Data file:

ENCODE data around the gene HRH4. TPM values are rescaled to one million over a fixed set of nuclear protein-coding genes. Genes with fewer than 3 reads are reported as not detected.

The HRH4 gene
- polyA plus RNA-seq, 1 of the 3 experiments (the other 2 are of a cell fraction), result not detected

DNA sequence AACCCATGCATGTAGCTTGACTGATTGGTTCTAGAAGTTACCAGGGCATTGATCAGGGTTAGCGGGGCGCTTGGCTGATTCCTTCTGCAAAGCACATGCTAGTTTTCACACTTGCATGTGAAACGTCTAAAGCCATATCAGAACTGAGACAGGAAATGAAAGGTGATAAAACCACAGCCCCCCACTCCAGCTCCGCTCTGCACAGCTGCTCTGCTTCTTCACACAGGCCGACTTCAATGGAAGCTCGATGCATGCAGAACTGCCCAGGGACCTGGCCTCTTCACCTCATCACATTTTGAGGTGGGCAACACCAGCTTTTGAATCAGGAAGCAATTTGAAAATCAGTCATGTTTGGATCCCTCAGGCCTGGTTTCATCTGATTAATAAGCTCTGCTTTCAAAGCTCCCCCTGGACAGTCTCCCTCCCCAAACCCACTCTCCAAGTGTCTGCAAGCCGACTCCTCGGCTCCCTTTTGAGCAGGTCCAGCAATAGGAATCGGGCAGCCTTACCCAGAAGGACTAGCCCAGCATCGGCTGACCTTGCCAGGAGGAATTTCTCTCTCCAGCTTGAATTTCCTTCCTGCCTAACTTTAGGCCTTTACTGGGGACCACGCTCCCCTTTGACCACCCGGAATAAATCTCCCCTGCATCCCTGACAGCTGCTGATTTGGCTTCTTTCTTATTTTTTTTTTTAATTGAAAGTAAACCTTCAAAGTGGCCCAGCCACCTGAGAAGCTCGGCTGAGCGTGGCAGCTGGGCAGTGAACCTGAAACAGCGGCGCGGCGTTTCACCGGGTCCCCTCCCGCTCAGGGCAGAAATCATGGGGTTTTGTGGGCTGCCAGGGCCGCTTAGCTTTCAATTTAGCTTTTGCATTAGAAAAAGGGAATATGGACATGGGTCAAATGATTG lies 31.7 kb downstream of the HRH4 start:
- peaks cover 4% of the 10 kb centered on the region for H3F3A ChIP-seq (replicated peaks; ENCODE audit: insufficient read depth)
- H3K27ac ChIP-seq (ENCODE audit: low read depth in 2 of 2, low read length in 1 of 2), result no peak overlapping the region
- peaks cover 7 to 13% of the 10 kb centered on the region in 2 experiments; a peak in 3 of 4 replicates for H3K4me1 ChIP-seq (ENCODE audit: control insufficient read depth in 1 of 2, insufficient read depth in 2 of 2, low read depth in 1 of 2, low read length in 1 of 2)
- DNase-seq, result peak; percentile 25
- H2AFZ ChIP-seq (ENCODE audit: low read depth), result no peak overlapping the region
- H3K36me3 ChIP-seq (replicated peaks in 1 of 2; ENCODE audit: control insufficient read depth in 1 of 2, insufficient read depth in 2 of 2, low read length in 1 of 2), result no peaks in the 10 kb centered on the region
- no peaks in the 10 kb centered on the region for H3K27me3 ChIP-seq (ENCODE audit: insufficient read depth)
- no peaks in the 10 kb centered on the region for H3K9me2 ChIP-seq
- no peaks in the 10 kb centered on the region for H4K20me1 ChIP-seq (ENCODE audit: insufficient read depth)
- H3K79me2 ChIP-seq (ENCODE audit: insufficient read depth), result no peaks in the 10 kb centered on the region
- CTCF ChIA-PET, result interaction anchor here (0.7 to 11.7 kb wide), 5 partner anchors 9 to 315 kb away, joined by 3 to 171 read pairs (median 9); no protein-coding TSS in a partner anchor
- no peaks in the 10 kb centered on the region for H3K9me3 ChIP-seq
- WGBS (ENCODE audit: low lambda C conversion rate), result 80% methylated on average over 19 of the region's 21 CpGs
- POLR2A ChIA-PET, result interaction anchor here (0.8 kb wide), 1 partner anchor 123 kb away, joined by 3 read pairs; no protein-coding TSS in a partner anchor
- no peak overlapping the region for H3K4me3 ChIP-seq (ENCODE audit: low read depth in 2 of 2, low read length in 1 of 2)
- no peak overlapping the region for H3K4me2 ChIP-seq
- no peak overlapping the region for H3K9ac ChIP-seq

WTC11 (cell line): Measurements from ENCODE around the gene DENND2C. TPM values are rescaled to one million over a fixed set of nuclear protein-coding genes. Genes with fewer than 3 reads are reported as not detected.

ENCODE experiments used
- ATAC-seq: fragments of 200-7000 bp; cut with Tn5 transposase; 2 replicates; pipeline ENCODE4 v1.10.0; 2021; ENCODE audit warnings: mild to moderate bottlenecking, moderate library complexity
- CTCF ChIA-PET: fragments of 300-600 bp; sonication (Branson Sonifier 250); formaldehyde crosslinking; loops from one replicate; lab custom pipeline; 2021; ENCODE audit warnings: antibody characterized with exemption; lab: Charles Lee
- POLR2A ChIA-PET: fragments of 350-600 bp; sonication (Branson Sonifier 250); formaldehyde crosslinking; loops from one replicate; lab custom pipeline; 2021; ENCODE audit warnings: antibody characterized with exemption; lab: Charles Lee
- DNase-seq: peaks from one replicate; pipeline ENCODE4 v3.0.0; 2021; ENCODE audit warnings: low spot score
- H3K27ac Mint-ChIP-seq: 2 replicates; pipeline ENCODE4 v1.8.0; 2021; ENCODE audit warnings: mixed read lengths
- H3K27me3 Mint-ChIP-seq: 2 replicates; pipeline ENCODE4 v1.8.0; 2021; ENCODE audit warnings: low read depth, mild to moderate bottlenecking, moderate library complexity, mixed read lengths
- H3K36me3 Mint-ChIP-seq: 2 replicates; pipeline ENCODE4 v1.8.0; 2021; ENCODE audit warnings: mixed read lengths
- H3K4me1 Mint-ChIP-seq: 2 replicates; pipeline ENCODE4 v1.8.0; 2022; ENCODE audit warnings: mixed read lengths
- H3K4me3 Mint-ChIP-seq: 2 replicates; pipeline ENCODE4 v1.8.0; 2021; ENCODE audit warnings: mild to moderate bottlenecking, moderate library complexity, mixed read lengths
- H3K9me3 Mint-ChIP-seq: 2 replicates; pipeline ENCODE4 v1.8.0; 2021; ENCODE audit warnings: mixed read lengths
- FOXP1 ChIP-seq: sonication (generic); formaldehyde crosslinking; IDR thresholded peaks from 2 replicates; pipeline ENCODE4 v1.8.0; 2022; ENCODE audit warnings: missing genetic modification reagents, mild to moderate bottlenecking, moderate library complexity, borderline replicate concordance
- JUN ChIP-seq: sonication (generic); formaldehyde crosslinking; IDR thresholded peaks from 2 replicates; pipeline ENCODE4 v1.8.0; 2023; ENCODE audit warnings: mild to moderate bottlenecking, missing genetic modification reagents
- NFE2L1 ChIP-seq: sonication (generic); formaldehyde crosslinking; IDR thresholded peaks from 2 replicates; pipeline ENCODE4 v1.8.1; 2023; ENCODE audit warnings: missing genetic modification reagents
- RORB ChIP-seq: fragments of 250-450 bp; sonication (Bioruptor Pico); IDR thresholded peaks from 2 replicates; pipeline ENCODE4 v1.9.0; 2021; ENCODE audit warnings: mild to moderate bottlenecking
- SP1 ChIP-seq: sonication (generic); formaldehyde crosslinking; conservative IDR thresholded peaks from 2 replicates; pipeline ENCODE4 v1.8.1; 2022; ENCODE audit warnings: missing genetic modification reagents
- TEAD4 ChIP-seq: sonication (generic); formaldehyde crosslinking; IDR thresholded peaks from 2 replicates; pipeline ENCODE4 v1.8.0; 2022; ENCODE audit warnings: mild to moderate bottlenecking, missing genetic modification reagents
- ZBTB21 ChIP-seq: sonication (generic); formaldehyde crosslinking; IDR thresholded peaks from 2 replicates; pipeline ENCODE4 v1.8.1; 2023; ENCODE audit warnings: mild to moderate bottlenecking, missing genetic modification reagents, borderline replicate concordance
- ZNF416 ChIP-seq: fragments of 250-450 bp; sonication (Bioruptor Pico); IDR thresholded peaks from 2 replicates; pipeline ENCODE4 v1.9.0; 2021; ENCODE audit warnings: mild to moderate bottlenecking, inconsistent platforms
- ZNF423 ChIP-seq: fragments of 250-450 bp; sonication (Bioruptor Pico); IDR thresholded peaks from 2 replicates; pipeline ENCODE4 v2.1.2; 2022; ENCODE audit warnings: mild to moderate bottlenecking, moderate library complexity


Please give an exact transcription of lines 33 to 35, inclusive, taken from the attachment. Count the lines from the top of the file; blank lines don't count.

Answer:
- H3K9me3 Mint-ChIP-seq: 2 replicates; pipeline ENCODE4 v1.8.0; 2021; ENCODE audit warnings: mixed read lengths
- FOXP1 ChIP-seq: sonication (generic); formaldehyde crosslinking; IDR thresholded peaks from 2 replicates; pipeline ENCODE4 v1.8.0; 2022; ENCODE audit warnings: missing genetic modification reagents, mild to moderate bottlenecking, moderate library complexity, borderline replicate concordance
- JUN ChIP-seq: sonication (generic); formaldehyde crosslinking; IDR thresholded peaks from 2 replicates; pipeline ENCODE4 v1.8.0; 2023; ENCODE audit warnings: mild to moderate bottlenecking, missing genetic modification reagents